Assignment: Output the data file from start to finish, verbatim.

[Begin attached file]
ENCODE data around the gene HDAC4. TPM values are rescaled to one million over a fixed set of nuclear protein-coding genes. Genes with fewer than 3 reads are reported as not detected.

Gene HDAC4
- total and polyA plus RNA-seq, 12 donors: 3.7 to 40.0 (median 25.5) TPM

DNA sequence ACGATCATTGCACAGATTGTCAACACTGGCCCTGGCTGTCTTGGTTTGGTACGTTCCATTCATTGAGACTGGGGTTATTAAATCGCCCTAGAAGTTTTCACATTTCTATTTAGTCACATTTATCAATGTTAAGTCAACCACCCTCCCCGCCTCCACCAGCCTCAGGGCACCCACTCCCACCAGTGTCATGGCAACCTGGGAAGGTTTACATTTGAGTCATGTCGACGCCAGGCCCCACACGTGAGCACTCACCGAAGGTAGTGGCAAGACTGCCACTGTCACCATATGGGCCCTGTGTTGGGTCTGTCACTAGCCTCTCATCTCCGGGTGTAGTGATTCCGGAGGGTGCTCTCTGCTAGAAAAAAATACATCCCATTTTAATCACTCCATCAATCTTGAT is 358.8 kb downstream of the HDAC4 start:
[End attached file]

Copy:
ENCODE data around the gene HDAC4. TPM values are rescaled to one million over a fixed set of nuclear protein-coding genes. Genes with fewer than 3 reads are reported as not detected.

Gene HDAC4
- total and polyA plus RNA-seq, 12 donors: 3.7 to 40.0 (median 25.5) TPM

DNA sequence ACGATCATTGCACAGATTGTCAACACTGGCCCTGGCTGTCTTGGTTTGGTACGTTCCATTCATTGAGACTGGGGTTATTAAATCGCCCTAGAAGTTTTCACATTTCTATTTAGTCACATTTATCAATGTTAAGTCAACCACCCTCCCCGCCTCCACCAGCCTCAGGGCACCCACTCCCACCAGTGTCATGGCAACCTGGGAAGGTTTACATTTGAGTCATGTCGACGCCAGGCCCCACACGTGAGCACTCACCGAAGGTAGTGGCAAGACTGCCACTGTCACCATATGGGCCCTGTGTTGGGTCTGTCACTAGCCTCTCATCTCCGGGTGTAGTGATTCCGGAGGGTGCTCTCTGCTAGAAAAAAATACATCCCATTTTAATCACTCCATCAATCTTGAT is 358.8 kb downstream of the HDAC4 start: